COACH operators in Donegal have warned of testing times ahead as fuel prices hit record high levels.
The situation has been described as “a disaster”, as across the country petrol prices have risen above €2 a litre, with the price at some filling stations reaching €2.15. Diesel is on average around €1.95 a litre.
James McGinley of JMG Travel said the situation is a “big concern” for the transport and haulage industry.
“It’s a bad situation and we don’t know where it will finish. There’s no cap on it and it is affecting every operator in the transport business. It is having a huge affect,” he said.
Mr McGinley has a fleet of 26 vehicles operating numerous routes.
“From the Mountain Top to Manor takes a gallon of fuel. We do the Dublin run from Annagry in the west. There is only so much of this we can manage. We have to hope that the war will end. ”
Mr McGinley said the cost of filling a car has driven up passenger numbers.
“People still have to travel and we have noticed our coach service has increased in use. Passenger numbers have risen as fuel prices continue to increase. People are taking the cheaper option and are also avoiding paying toll charges and parking fees.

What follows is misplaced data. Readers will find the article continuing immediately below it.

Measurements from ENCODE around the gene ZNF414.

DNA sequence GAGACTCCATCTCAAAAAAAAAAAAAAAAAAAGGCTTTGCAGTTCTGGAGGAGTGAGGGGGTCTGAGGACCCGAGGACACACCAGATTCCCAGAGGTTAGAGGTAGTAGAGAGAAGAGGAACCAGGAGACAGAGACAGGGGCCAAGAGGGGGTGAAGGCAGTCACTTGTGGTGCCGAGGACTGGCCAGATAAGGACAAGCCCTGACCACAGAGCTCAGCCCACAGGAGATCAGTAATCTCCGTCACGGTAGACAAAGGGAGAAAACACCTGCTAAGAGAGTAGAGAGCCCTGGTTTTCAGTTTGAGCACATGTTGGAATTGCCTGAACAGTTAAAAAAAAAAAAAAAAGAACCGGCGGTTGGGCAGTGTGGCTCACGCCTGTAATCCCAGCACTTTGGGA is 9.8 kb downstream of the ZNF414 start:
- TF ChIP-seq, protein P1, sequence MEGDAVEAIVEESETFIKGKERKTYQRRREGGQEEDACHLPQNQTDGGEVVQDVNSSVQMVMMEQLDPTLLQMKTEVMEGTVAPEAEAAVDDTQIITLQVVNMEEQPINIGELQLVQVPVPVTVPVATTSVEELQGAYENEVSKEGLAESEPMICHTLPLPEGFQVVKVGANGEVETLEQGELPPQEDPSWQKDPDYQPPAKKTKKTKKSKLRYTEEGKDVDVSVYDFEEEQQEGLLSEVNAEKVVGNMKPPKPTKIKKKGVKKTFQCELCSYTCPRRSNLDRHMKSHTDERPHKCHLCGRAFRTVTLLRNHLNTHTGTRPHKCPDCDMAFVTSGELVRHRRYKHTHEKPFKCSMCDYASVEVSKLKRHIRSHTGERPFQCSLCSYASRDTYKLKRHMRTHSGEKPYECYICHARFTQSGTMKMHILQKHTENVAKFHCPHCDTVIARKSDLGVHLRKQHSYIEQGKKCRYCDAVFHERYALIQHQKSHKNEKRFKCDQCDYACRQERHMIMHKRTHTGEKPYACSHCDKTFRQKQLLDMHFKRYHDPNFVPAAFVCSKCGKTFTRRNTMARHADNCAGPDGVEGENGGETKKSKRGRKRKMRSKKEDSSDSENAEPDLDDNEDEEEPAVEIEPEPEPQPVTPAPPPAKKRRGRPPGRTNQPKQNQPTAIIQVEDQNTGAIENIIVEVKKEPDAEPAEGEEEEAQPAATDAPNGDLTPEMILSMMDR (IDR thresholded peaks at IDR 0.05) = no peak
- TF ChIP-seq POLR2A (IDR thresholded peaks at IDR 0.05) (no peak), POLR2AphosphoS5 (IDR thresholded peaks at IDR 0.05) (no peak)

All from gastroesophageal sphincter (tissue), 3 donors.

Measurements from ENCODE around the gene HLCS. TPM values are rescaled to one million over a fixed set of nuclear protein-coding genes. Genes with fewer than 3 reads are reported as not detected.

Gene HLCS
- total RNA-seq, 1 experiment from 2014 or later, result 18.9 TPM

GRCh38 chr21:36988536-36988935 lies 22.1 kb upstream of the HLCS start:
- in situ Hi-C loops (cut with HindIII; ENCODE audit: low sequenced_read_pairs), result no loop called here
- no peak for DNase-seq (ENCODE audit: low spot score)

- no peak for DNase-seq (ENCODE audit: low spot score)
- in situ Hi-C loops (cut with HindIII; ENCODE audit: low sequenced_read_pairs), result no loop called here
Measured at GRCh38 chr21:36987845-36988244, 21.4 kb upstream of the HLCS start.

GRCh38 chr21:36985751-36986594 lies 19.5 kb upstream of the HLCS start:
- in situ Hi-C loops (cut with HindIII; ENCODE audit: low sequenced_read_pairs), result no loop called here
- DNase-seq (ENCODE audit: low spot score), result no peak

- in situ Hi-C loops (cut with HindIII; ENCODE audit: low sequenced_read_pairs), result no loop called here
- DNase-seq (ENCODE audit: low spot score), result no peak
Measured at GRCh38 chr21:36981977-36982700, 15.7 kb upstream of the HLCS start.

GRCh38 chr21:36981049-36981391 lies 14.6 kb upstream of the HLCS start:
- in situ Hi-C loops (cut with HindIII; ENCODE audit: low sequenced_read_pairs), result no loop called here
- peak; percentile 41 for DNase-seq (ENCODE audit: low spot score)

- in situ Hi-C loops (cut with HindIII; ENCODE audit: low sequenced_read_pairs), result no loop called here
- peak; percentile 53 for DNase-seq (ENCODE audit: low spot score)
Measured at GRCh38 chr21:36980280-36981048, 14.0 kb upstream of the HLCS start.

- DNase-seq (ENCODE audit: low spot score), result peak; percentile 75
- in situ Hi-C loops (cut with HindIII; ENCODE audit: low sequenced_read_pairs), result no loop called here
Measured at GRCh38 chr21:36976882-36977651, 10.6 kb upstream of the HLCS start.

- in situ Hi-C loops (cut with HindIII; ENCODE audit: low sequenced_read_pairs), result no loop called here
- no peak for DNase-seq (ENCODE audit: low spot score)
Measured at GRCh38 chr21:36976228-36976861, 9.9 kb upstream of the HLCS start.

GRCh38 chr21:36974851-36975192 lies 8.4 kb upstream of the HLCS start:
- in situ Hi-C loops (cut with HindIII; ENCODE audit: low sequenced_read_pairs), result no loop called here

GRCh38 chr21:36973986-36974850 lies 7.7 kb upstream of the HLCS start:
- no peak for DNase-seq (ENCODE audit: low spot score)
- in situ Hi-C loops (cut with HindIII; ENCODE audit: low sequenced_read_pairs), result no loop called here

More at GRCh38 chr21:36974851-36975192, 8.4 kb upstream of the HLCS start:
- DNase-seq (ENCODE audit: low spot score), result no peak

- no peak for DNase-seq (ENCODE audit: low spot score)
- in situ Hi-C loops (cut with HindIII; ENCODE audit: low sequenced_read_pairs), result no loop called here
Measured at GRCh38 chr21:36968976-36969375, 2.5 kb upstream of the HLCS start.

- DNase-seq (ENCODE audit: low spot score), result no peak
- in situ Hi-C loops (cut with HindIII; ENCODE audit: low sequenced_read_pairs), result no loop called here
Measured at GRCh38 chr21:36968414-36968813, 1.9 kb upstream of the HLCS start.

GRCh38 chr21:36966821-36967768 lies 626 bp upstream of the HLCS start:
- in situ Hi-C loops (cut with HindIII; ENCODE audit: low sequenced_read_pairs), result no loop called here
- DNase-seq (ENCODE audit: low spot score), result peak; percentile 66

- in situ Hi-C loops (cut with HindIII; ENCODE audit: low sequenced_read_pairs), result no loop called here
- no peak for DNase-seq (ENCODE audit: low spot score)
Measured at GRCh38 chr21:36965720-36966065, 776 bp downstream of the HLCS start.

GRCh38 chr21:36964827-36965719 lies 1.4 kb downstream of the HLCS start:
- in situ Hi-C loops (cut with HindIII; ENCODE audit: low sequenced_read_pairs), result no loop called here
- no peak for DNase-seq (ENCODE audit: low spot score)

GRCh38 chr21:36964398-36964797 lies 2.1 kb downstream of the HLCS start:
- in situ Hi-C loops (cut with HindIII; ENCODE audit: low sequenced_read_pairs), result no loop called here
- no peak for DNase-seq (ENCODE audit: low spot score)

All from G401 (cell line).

“That said, we need to see a change in excise duty.”
Another coach operator told the Donegal News the situation was “a disaster”. The operator, who did not wish to be named, said it cost him €1,000 to fill two coaches with fuel which weren’t empty at the time.
“That will last me a couple of days,” said the operator.
“We are tied in to government contracts for five years. We have school contracts and we also do dialysis runs. We offer tours as well, but our contracts are our bread and butter. At the end of the day, if we can’t earn then we can’t fulfil our contracts.”
The operator said he believed the existing rebate scheme was not working, and without urgent action he fears staff could be laid off.
“I’d like to see fuel go back to at least €1.80 a litre. When we head back to school in September I just don’t know what we’ll do. There is the possibility that staff will have to be made redundant.”
Tanáiste Leo Varadkar has said the government could intervene if ‘dramatic escalation’ in fuel prices continues. He told RTÉ Radio that if there is a “dramatic escalation” in fuel prices, the government would be forced to intervene.
In March, when fuel prices soared, the government stepped in to cut excise duty on petrol and diesel by 20c and 15c per litre, respectively.
While the move initially slowed fuel price inflation, prices have reverted to strong growth and in many cases surpass €2 a litre in many parts of the country. This means it will cost at least €500 more to run a car this year than previously.
He said planning was continuing for the forthcoming budget in the autumn to include immediate measures to assist the public and ensure the country did not slip back into recession.
European Commissioner Mairead McGuinness has warned about the possibility of fuel rationing in the future. Responding, the Tanáiste said the government had contingency plans in place.